Do you get cravings for cheesy burgers and fries when you’re on a diet? A study on mice found that doing high-intensity exercise while dieting can reduce cravings for fatty foods.
Rats on a 30-day diet who exercised intensely resisted cues for preferred, high-fat food pellets in a study led by Washington State University, providing hope for human dieters.
While more research is needed, the study may suggest that exercise can help with food restraint, according to Travis Brown, a physiology and neuroscience researcher at Washington State University.
“A really important part of sticking to a diet is having some brain power — the ability to say, ‘no, I may be craving that, but I’m going to abstain,'” Brown said.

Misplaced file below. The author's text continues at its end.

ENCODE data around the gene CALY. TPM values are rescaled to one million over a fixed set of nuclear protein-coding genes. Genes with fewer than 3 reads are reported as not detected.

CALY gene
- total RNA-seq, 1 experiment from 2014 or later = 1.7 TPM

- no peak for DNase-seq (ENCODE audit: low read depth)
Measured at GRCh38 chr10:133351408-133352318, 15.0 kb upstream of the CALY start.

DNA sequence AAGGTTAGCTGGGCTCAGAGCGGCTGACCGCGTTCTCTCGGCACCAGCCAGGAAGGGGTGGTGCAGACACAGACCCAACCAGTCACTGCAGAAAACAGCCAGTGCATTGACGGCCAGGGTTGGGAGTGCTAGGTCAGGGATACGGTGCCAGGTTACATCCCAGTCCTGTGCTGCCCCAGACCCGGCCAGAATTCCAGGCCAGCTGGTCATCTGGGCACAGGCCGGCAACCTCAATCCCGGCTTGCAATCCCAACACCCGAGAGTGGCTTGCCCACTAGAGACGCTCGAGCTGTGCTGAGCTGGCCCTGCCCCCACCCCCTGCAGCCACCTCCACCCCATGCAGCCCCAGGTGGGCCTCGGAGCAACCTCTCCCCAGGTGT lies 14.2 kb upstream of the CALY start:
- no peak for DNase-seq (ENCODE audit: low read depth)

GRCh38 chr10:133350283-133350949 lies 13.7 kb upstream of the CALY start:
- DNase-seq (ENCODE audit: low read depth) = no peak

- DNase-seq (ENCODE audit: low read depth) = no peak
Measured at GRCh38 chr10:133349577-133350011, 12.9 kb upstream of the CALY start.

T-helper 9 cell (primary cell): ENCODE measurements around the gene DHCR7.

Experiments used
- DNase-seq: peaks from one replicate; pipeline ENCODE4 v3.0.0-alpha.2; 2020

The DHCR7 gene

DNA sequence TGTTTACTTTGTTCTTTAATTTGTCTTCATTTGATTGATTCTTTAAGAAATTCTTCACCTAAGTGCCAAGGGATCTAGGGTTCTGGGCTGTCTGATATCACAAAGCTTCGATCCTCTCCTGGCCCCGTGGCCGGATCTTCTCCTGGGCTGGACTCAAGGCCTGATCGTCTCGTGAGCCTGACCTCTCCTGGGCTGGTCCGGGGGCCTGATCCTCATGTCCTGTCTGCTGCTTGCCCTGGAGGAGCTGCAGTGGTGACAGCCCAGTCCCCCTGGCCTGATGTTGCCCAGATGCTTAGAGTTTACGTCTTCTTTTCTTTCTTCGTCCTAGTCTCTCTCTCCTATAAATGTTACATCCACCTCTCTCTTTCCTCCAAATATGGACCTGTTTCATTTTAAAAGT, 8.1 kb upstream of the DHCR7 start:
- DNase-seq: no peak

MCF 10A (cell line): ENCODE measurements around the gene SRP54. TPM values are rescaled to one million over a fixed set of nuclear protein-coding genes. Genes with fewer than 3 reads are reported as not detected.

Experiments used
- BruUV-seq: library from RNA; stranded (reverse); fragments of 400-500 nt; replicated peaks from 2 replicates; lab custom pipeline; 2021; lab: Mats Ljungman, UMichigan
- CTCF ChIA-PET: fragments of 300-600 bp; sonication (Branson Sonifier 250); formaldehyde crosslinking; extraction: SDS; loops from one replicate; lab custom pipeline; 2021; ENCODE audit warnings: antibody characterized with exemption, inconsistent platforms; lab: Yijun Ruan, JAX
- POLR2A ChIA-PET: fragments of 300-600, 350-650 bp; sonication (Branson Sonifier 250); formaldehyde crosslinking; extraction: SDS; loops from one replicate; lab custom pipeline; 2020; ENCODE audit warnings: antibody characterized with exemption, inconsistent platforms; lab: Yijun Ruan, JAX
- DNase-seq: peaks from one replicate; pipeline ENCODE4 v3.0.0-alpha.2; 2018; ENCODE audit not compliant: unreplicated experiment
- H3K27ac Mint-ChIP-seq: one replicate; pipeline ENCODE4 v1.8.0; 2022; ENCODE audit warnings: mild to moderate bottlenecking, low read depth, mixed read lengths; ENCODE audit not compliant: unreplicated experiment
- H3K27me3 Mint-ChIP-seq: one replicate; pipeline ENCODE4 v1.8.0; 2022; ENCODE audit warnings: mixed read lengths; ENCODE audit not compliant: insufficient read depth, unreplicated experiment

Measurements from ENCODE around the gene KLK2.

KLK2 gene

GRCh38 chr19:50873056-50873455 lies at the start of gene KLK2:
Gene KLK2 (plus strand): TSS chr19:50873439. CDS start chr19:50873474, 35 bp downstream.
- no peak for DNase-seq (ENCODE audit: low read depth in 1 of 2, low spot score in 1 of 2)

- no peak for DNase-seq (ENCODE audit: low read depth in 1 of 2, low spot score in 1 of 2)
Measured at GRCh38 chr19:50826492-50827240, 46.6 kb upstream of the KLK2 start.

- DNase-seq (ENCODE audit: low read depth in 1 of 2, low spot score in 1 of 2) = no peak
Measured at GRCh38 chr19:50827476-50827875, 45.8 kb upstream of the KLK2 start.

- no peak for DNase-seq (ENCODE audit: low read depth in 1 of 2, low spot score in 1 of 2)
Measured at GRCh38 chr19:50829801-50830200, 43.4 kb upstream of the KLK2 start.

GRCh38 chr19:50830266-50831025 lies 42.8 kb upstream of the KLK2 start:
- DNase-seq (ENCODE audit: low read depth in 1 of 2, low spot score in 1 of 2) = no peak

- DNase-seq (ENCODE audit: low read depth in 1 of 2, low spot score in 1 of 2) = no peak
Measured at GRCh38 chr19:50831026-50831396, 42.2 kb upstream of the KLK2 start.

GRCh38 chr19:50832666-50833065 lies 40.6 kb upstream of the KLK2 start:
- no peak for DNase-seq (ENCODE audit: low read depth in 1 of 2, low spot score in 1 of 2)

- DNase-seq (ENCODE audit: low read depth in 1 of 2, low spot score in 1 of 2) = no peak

“Exercise may be beneficial not only physically for weight loss, but also mentally for gaining control over cravings for unhealthy foods.”
Brown and colleagues from WSU and the University of Wyoming trained 28 rats with a lever that, when pressed, turned on a light and made a tone before dispensing a high-fat pellet.
They tested how many times the rats would press the lever after training to get the light and tone cue.
The rats were then divided into two groups: one received high-intensity treadmill running, while the other received no additional exercise outside of their regular activity. For 30 days, both groups of rats were denied access to the high-fat pellets.
At the end of that period, the researchers gave the rats access to the levers that had previously dispensed the pellets, but this time when the levers were pressed, they only provided the light and tone cues.
The rats who did not exercise pressed the levers significantly more than the rats who did, indicating that exercise reduced the craving for the pellets.